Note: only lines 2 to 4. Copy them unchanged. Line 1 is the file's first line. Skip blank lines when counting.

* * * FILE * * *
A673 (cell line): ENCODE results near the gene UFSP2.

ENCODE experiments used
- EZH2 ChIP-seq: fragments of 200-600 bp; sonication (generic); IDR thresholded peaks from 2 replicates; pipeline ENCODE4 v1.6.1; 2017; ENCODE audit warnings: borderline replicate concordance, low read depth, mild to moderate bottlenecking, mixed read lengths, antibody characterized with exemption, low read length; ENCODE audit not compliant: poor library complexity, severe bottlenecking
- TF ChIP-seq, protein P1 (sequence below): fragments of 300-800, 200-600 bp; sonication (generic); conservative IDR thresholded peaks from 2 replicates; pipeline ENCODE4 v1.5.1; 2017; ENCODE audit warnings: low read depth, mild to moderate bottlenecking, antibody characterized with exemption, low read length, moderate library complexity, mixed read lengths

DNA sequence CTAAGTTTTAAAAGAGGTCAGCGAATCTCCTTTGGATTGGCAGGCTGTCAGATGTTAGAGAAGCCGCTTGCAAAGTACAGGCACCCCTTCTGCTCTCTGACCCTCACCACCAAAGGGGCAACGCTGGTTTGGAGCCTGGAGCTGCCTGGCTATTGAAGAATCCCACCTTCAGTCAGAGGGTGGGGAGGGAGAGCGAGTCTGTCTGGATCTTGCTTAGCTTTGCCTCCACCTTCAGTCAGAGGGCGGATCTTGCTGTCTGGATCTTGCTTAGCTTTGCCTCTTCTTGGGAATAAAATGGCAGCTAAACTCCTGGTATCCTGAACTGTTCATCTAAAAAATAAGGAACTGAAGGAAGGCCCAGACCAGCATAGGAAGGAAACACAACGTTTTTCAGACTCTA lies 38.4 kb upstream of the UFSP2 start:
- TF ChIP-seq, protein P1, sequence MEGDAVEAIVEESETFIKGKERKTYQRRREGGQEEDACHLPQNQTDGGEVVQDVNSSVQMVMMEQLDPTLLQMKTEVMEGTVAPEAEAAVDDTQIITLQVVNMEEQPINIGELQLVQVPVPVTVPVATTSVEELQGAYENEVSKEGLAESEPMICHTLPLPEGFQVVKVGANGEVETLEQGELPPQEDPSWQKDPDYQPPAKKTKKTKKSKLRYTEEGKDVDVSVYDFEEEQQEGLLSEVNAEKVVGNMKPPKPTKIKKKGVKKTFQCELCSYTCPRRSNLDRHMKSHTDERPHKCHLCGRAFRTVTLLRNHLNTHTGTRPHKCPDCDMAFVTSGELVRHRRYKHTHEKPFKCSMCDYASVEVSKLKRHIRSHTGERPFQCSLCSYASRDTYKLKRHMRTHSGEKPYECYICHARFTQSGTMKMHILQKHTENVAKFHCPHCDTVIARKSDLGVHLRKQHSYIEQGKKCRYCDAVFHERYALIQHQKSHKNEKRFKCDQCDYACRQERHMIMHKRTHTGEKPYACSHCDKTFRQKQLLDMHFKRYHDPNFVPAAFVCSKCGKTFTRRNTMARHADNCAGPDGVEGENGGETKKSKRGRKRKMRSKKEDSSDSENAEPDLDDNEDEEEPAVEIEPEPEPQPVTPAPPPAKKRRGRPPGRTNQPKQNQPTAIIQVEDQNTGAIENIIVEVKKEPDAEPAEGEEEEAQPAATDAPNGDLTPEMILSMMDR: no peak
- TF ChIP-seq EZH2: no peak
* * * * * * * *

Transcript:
ENCODE experiments used
- EZH2 ChIP-seq: fragments of 200-600 bp; sonication (generic); IDR thresholded peaks from 2 replicates; pipeline ENCODE4 v1.6.1; 2017; ENCODE audit warnings: borderline replicate concordance, low read depth, mild to moderate bottlenecking, mixed read lengths, antibody characterized with exemption, low read length; ENCODE audit not compliant: poor library complexity, severe bottlenecking
- TF ChIP-seq, protein P1 (sequence below): fragments of 300-800, 200-600 bp; sonication (generic); conservative IDR thresholded peaks from 2 replicates; pipeline ENCODE4 v1.5.1; 2017; ENCODE audit warnings: low read depth, mild to moderate bottlenecking, antibody characterized with exemption, low read length, moderate library complexity, mixed read lengths